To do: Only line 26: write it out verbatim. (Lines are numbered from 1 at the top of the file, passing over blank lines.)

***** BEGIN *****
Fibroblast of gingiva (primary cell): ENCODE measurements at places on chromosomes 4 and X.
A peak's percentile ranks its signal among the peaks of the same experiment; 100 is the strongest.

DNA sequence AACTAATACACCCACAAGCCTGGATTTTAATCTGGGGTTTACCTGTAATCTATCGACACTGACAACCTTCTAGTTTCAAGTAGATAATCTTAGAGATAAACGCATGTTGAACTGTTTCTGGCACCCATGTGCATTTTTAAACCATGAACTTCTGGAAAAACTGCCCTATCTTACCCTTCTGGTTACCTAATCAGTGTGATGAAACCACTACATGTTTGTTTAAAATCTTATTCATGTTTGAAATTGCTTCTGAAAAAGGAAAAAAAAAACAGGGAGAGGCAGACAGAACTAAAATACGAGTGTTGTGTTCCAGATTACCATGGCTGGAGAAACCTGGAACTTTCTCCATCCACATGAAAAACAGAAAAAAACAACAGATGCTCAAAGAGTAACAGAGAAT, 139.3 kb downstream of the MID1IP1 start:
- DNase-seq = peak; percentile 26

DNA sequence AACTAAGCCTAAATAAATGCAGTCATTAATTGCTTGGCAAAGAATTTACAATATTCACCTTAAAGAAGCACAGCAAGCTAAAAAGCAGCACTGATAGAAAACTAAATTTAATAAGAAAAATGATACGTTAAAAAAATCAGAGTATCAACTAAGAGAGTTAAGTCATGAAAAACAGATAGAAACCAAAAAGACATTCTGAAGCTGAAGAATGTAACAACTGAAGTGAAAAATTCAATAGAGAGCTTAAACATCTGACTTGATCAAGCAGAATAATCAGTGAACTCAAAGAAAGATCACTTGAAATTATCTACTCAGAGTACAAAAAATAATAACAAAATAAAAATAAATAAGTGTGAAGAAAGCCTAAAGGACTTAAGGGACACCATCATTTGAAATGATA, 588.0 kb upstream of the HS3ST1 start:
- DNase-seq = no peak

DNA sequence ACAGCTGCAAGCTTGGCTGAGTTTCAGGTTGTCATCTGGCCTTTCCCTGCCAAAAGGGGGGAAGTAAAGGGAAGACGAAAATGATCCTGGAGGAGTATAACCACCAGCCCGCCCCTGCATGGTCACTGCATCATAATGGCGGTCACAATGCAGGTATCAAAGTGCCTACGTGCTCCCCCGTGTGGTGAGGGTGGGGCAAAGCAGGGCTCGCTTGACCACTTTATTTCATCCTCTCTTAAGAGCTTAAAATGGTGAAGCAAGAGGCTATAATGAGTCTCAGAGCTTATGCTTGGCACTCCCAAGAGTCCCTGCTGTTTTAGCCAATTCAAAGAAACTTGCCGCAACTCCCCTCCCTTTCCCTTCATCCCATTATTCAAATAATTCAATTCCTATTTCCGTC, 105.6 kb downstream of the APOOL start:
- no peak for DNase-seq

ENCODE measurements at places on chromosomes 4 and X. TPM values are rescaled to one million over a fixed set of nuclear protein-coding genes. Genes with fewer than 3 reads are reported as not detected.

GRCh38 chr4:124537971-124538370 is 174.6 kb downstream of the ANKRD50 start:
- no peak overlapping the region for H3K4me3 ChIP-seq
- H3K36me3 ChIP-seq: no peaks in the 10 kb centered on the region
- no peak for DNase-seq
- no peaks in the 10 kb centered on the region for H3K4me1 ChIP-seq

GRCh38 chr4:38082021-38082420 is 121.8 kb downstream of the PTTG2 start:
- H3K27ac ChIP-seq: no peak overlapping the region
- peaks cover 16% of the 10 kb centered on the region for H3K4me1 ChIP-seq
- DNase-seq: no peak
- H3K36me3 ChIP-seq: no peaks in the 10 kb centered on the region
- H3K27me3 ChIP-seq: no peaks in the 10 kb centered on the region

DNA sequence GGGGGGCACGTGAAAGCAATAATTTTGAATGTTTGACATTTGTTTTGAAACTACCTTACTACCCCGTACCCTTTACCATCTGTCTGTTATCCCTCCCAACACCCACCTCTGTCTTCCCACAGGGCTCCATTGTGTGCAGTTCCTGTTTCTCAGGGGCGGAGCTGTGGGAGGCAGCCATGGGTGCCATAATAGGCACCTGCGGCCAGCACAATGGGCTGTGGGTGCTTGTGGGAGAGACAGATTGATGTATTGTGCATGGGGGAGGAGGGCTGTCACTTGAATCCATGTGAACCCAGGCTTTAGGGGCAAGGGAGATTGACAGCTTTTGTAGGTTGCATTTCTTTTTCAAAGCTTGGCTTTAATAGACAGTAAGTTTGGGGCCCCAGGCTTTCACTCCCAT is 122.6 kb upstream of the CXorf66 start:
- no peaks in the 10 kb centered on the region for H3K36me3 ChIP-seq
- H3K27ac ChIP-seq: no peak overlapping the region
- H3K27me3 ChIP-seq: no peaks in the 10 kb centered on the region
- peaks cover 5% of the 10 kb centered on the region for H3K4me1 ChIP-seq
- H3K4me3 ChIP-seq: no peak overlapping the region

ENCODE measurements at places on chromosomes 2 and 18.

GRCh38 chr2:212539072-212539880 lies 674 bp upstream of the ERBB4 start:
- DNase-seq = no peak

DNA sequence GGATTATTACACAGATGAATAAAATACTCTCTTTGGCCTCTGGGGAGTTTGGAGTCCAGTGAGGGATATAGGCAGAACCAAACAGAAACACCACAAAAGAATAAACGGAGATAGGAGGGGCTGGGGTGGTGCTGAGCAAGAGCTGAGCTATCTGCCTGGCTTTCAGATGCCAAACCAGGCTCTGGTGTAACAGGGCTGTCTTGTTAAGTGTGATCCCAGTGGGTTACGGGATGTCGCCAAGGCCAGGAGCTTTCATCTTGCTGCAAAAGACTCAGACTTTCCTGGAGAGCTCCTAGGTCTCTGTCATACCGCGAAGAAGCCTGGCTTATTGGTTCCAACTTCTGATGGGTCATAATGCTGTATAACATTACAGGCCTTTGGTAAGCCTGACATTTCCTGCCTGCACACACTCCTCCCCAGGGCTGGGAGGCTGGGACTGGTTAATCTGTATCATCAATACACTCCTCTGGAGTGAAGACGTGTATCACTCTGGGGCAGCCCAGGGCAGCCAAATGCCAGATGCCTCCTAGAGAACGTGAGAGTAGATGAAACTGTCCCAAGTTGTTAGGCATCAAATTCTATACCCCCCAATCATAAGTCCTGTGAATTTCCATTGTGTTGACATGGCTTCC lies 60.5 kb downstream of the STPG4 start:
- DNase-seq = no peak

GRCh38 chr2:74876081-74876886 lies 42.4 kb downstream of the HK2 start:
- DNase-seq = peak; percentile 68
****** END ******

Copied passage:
- H3K4me3 ChIP-seq: no peak overlapping the region